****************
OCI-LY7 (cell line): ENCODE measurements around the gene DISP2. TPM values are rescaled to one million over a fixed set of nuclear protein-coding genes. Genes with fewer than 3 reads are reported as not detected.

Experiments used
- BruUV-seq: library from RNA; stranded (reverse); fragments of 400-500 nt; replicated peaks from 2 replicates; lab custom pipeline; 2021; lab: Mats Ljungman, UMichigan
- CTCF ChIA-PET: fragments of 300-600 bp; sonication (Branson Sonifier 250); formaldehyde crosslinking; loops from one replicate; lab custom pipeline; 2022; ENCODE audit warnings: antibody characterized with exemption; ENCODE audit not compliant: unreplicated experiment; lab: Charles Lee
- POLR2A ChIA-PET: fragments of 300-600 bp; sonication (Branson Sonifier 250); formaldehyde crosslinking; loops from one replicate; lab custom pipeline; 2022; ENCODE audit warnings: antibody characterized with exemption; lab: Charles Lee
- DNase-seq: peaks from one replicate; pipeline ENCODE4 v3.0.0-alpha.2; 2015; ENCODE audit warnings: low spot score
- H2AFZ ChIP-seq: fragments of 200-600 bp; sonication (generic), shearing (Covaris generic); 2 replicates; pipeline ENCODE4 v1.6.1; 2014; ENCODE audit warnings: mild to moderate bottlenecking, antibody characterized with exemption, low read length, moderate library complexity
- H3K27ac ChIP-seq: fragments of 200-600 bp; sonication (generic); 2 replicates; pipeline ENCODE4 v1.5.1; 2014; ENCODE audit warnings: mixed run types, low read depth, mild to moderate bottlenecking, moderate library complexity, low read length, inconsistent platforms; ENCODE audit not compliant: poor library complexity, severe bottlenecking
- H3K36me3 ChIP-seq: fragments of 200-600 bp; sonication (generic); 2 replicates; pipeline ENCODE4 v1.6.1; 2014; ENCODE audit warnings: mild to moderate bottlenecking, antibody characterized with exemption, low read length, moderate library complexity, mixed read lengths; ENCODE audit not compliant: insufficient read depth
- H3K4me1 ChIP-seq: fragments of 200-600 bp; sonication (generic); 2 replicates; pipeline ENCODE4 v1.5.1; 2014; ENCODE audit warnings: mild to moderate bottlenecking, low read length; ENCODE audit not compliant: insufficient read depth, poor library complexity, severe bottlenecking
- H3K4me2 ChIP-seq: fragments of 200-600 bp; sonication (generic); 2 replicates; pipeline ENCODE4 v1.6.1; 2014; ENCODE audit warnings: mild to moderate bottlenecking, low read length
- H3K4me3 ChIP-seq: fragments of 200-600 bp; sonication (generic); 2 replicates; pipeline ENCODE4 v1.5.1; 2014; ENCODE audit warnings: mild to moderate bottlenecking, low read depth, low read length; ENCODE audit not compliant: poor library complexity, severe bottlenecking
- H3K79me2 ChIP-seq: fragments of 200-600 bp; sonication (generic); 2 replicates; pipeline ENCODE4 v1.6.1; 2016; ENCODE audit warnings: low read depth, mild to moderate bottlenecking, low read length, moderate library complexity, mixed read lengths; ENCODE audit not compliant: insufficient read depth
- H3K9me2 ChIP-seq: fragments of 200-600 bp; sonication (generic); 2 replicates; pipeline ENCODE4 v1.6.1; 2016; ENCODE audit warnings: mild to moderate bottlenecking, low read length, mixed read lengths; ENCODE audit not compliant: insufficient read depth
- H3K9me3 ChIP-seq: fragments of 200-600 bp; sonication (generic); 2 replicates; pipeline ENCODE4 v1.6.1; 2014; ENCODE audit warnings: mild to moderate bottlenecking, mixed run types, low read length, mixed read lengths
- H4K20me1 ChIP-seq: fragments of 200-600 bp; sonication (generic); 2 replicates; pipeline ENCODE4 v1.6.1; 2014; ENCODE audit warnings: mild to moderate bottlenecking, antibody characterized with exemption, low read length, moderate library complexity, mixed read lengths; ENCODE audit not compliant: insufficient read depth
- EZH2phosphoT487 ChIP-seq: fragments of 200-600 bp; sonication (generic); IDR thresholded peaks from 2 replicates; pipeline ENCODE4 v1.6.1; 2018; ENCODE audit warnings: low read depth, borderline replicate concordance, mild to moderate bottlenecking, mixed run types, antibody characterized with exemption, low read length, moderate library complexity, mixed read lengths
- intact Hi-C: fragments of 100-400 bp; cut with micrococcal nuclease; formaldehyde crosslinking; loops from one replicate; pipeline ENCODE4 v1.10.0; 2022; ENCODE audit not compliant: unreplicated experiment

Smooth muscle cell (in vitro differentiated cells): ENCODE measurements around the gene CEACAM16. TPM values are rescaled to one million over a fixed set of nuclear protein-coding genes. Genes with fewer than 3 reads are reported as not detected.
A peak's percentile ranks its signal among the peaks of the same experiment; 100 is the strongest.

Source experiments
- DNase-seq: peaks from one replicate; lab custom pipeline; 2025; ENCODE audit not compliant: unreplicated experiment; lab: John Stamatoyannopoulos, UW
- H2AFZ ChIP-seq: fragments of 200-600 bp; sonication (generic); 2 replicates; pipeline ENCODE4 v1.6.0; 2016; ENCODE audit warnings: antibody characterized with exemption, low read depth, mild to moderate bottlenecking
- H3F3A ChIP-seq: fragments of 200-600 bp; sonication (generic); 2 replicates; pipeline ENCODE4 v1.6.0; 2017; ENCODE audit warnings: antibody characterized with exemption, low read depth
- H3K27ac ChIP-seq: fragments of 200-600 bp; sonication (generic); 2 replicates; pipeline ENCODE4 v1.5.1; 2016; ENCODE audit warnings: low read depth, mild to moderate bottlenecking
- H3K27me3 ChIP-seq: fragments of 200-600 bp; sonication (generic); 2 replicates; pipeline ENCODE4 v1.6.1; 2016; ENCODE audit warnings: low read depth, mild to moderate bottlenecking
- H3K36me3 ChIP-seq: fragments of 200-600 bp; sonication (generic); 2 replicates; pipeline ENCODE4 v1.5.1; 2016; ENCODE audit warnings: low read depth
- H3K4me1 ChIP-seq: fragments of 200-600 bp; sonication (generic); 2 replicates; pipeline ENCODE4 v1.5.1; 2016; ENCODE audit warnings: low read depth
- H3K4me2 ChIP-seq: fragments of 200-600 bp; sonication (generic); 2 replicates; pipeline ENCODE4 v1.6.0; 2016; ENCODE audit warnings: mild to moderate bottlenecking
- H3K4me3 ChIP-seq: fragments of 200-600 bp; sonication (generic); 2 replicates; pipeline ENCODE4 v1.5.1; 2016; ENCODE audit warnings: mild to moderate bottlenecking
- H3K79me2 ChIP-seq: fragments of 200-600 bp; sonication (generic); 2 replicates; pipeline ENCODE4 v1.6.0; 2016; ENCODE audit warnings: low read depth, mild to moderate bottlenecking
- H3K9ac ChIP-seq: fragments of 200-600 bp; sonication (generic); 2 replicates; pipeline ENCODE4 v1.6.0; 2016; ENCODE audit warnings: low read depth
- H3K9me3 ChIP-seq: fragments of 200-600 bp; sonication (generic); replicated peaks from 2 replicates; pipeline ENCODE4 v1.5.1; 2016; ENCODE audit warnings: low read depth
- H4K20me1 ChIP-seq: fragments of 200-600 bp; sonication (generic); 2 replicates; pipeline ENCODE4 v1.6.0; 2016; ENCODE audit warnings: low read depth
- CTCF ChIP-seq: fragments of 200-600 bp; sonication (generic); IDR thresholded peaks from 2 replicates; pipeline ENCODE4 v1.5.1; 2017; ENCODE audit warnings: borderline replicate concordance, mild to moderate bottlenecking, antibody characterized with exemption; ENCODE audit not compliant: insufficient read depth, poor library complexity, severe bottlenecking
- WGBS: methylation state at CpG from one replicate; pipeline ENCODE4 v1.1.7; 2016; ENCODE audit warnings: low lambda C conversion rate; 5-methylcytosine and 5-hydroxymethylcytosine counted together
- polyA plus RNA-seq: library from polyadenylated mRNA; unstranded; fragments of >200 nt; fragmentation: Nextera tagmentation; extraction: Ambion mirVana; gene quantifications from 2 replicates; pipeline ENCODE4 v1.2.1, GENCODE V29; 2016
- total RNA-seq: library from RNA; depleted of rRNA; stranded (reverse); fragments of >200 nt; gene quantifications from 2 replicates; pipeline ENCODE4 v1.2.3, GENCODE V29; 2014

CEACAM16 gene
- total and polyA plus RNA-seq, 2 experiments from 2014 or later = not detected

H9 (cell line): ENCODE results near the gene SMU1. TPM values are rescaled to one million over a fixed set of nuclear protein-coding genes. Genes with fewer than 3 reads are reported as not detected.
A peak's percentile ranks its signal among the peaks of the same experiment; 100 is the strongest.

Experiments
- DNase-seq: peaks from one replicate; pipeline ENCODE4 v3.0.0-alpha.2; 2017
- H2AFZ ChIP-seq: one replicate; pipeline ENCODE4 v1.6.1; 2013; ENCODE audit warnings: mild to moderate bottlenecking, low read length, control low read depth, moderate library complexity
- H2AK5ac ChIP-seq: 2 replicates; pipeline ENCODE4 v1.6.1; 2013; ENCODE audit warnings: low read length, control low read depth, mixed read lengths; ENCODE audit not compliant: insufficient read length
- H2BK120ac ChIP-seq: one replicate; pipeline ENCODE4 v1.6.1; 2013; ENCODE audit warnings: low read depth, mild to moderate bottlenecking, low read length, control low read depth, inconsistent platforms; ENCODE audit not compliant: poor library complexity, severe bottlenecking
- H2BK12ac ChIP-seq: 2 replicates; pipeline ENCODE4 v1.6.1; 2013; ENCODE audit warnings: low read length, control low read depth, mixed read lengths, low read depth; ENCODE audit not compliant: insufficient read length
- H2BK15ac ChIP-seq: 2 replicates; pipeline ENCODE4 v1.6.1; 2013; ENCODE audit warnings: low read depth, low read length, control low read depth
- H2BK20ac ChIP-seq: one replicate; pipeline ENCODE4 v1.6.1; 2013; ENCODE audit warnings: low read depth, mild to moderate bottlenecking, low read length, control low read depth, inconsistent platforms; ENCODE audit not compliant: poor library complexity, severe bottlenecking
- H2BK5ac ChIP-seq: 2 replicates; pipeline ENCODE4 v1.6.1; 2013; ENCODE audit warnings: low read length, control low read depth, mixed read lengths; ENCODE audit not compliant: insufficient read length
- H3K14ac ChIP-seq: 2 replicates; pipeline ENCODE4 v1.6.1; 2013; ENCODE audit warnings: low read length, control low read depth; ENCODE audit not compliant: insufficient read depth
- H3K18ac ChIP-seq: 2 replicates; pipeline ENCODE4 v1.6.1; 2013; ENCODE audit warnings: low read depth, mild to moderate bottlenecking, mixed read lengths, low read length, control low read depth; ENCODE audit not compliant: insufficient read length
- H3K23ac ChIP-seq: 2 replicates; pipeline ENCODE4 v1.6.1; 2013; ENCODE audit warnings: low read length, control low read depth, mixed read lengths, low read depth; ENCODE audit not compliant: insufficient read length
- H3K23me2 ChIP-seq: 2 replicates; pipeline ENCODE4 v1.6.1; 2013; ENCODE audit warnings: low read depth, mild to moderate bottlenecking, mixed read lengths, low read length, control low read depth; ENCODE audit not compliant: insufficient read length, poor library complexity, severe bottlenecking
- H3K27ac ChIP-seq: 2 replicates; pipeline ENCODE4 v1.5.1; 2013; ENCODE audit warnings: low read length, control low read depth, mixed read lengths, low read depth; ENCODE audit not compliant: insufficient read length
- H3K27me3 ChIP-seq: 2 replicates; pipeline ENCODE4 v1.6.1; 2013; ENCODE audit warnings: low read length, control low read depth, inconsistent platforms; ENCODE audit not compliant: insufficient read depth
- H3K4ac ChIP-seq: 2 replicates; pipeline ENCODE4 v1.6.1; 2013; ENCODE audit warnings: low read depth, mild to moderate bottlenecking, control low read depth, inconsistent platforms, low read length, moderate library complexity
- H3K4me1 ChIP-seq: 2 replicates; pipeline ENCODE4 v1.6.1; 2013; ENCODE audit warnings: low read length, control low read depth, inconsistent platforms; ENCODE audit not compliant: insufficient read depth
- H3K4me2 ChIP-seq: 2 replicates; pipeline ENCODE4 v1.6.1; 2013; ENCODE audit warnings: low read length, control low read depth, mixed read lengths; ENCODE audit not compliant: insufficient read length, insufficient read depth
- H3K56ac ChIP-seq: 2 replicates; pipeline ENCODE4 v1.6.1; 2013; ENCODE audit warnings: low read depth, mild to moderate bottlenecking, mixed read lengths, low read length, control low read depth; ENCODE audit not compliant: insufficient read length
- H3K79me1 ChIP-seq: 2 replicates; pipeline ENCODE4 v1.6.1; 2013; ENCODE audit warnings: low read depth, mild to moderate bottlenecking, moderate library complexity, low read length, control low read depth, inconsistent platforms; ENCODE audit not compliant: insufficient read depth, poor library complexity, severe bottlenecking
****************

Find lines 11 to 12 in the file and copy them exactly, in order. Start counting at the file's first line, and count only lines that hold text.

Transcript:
- H3K4me2 ChIP-seq: fragments of 200-600 bp; sonication (generic); 2 replicates; pipeline ENCODE4 v1.6.1; 2014; ENCODE audit warnings: mild to moderate bottlenecking, low read length
- H3K4me3 ChIP-seq: fragments of 200-600 bp; sonication (generic); 2 replicates; pipeline ENCODE4 v1.5.1; 2014; ENCODE audit warnings: mild to moderate bottlenecking, low read depth, low read length; ENCODE audit not compliant: poor library complexity, severe bottlenecking